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I’m Scared to Get Pregnant Because of Endometriosis: Kaley Martin's Endo Story

I’m Scared to Get Pregnant Because of Endometriosis: Kaley Martin's Endo Story

I feel guilty that I’m scared to get pregnant, and I live with the weight of this guilt every day. I was officially diagnosed with endometriosis in 2021, and since I’ve had three surgeries, my most recent one excision surgery in May 2022. Each surgery had a rough recovery that involved several ER visits, follow-ups, and learning new normals. This disease has caused me to have an emergency appendix and gallbladder removal, and years of stomach sickness, pain, and intense medical trauma. Not to mention that for years of my life, I was teased and misunderstood for having “really bad periods”, a dismissal that proved to be untrue: really, something wrong inside my body. After all of this—my endometriosis diagnosis, my surgeries, I’m still absolutely terrified when every doctor I’ve seen has said, “Well, we checked your tubes, and everything seems open!” 

So shouldn’t I be happy? I wasn’t. I couldn’t be. I don’t even have the emotional bandwidth to process this now. I want a family so bad. 

How do I know everything will work? How do I know I’m NOT infertile? How do I know I am? Is it bad that I don’t even want to try because I’m scared of what will happen?  

How It Started  

I remember when my husband and I were about to get married, I had my first OB/GYN visit to get on birth control again. I took birth control from around ages 14-15 to a year after I graduated high school to control my extremely long, heavy periods. The general practitioner told me at the time that to continue the medication I needed to get an annual exam. An exam? I couldn’t even wear tampons without pain during insertion. The thought of it made me want to pass out. 

I knew we weren’t ready to begin having children, so I scheduled an annual exam. I sobbed in my car before going in and took off the rest of my work day because I didn’t know what would happen. I walked into the clean, baby-plastered office and paid my co-pay. They led me to the back where I was instructed to change. I was violently shaking. I was so nervous I wasn’t sure what to say when the doctor came in. She could tell I was scared, but said, “This is easy. Just some pressure. No big deal.” She says it’s no big deal? Okay. I can try this. 

She used the smallest size instrument they had and when inserted it, I screamed. I wanted to leap off the table. It hurt so bad. She stopped the exam and said she saw enough to be sure I was okay and I left. I called my fiancé and sobbed. I was such a failure. I couldn’t do it. The bullies, the teasing, everyone was right. I was a wimp. I bled for two days after and I wasn’t on my period. Thus began my literal five years of hell wondering what was wrong with me. Why was I so sick for so long? Why did everything get worse from what I had already experienced growing up?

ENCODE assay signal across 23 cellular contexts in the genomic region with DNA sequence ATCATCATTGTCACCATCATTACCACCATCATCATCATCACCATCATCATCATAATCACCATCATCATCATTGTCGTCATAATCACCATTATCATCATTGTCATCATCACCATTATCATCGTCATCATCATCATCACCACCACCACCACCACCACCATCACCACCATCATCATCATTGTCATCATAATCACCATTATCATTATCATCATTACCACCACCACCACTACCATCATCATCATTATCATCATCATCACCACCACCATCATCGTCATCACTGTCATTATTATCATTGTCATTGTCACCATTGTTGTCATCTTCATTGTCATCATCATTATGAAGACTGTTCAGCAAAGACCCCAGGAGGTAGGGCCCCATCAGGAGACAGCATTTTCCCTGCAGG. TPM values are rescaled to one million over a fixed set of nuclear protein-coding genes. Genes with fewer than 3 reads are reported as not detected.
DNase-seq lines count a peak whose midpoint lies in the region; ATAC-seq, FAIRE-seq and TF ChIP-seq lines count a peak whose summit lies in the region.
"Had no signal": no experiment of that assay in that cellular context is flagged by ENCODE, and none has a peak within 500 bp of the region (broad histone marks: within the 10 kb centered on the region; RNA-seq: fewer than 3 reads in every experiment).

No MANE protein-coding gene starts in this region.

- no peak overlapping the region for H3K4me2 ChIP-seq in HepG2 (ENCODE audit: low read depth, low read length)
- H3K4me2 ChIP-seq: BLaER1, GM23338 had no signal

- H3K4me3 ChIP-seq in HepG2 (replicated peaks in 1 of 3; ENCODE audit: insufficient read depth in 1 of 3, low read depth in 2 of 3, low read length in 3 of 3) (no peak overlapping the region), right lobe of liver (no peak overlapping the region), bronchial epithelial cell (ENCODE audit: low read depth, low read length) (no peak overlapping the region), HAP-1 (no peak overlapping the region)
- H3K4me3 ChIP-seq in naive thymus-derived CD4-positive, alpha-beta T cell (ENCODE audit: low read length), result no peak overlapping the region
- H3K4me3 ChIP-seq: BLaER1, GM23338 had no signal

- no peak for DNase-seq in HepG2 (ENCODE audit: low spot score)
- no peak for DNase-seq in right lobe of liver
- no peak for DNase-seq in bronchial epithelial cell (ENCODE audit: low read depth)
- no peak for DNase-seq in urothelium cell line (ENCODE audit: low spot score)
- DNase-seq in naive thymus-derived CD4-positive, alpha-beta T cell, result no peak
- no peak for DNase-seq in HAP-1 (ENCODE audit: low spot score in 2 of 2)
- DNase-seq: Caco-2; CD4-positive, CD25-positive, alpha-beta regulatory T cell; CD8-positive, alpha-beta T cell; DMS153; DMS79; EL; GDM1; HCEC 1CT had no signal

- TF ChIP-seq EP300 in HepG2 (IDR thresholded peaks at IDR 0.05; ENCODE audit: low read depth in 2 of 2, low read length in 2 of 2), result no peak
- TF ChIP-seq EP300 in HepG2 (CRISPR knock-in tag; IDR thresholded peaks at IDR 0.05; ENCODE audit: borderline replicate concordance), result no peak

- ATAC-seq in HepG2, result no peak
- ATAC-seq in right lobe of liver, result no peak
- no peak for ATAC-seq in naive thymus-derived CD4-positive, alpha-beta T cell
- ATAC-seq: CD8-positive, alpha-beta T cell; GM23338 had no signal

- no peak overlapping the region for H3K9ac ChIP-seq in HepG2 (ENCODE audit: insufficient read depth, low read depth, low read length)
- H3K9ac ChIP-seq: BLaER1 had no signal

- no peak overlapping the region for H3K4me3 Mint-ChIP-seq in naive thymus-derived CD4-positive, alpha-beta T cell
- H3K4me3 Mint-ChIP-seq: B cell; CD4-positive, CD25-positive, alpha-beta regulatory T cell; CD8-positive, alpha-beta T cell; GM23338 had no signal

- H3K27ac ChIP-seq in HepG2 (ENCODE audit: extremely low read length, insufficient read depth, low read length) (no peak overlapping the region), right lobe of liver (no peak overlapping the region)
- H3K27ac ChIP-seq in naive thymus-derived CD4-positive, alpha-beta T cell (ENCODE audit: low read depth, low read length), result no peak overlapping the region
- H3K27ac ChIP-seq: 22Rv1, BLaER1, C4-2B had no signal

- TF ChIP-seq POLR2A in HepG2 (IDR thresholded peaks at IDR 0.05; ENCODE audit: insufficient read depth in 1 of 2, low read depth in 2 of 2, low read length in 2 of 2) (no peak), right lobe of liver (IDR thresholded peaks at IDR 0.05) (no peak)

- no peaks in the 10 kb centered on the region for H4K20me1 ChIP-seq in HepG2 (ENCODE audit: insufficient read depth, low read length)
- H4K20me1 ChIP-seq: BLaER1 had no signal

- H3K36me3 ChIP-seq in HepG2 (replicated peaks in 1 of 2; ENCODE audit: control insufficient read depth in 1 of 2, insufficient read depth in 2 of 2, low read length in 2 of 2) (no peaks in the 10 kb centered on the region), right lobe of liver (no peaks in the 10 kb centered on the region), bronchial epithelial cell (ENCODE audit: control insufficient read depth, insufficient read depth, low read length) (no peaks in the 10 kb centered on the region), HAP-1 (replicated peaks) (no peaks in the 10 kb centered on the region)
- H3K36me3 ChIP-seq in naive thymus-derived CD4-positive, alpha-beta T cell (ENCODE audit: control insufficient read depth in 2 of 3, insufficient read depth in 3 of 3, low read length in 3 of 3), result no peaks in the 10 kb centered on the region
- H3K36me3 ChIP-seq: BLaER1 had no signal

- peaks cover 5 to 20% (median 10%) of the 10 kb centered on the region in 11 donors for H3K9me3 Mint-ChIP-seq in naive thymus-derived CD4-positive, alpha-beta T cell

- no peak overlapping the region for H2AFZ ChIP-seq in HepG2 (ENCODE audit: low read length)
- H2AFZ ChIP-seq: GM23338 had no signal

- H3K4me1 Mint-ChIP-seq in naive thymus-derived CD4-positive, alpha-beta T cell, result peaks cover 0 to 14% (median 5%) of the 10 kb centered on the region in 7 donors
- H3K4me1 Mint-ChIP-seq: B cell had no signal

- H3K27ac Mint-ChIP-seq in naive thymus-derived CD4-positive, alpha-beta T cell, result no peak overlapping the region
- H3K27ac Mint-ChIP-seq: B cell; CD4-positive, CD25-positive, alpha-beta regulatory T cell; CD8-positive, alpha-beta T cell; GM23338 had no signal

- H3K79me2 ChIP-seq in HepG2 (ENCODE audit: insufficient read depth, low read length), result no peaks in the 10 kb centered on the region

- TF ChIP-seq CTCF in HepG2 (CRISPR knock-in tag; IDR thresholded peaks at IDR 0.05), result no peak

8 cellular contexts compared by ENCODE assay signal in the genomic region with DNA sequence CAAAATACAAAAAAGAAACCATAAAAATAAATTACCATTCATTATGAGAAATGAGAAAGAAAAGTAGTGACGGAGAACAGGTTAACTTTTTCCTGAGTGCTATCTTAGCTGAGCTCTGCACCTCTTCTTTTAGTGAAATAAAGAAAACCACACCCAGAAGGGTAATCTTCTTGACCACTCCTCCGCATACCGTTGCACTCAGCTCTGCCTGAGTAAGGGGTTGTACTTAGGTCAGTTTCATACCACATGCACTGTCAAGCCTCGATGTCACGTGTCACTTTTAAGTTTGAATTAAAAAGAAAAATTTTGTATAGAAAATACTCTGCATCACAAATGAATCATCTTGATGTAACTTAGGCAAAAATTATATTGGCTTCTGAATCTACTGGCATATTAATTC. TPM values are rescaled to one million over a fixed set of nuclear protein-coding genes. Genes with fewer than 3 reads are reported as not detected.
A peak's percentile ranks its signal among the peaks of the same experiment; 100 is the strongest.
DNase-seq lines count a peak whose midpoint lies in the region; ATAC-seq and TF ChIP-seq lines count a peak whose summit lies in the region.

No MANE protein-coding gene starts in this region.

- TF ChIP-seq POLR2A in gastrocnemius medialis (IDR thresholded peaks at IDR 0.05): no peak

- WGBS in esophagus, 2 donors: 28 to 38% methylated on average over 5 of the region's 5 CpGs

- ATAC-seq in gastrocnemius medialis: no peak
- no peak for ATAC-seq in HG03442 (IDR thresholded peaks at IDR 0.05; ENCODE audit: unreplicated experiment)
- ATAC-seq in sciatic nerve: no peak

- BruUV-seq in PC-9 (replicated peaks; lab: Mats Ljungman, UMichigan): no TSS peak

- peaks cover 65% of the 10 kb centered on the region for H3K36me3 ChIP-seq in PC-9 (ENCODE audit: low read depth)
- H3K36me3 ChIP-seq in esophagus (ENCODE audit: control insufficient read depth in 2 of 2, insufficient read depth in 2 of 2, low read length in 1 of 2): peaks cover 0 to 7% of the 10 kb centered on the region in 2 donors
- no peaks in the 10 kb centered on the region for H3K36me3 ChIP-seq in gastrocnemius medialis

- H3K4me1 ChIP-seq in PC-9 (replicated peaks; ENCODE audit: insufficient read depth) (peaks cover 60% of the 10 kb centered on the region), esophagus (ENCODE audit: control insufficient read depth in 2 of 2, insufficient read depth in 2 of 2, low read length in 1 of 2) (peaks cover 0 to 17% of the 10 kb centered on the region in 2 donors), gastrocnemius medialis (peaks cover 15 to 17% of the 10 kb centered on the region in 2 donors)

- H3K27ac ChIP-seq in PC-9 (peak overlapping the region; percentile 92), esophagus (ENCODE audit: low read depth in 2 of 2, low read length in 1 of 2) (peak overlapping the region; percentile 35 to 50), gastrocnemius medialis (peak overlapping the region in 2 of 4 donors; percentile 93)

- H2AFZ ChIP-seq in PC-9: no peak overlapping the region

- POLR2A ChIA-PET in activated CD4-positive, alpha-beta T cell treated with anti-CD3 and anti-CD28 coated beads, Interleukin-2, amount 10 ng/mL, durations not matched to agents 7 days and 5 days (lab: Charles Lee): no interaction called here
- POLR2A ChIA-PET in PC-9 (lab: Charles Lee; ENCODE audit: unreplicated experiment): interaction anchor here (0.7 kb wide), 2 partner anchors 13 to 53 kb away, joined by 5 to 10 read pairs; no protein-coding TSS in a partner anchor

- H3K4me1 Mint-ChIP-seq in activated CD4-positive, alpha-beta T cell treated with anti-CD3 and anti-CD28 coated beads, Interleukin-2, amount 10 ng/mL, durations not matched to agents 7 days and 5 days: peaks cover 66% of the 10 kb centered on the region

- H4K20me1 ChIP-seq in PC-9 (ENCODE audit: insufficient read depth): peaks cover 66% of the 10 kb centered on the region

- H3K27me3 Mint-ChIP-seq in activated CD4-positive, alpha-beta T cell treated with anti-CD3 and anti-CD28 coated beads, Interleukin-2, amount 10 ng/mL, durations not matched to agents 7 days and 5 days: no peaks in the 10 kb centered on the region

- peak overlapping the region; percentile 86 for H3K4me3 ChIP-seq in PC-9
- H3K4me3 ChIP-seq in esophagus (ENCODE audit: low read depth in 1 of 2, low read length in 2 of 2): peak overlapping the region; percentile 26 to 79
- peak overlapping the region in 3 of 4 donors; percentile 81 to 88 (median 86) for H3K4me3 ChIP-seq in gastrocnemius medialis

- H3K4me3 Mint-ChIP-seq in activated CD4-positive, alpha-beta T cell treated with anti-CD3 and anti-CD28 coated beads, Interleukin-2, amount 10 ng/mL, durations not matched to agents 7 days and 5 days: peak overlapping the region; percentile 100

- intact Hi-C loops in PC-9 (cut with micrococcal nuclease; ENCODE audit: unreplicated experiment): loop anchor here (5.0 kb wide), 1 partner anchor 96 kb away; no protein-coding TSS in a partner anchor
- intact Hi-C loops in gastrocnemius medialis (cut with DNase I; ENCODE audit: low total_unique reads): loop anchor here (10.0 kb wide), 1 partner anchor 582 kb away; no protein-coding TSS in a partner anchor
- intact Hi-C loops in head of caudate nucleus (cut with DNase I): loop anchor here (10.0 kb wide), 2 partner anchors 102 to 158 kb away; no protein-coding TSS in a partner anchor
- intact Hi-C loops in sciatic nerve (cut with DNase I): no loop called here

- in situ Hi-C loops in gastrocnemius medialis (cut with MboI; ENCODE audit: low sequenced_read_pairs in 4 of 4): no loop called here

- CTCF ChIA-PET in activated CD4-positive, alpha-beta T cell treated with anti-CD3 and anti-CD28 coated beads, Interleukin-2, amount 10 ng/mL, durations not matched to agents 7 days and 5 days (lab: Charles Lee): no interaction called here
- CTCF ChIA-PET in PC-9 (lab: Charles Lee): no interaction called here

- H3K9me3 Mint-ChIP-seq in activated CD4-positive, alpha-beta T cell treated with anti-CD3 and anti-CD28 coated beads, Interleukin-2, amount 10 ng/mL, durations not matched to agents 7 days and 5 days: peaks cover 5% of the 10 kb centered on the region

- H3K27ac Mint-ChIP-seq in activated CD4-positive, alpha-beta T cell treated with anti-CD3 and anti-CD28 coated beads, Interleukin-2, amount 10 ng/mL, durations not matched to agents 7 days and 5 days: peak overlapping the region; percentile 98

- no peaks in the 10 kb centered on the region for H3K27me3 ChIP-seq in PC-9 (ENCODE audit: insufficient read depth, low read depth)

My OB/GYN wanted to try three more times that year and the year after for a successful exam. “I have 12 year olds who can get through this!” she said. But the only successful pelvic exam I ever had was five years later, when I was under for surgery. I took prescription anxiety medicine and muscle relaxers to try and get through it. No luck. Eventually I refused the exams and asked if there could be anything wrong. “There’s no way anything is wrong with you. You couldn’t have endometriosis either. You’re too young.” 

What now? Sex was painful. I still couldn’t wear tampons. My stomach hurt all the time. I was losing weight. Everything made me sick. My gastroenterologist didn’t know what was wrong. The scans were clear. ER visits were increasing. What was happening to me? 

A friend asked how I was doing in 2020 and I cried telling her I didn’t know what was wrong. She said I should go to her OB/GYN because “she listens.” What did I have to lose that I hadn’t already lost? My dignity? Gone. My hope? Gone. What’s one more person to tell me I’m wrong? 

So I decided to get a second opinion. And a third from another gastroenterologist. Both not knowing one other said, “I think you have endometriosis.” I was terrified. Endometriosis was bad. I didn’t know much, but I knew that.  

I erupted in tears to my new OB/GYN when I was explaining how my quality of life was so low I didn’t know what to do. She explained graciously that she was very confident I had endometriosis and was horrified at the treatment I had endured for so long. She explained the diagnostic surgery and how she would remove any endometriosis she found. She also wanted to look at my vagina to see if there were any structural issues causing the pain with sex and my not being able to wear tampons. She also would perform my first annual exam while I was under.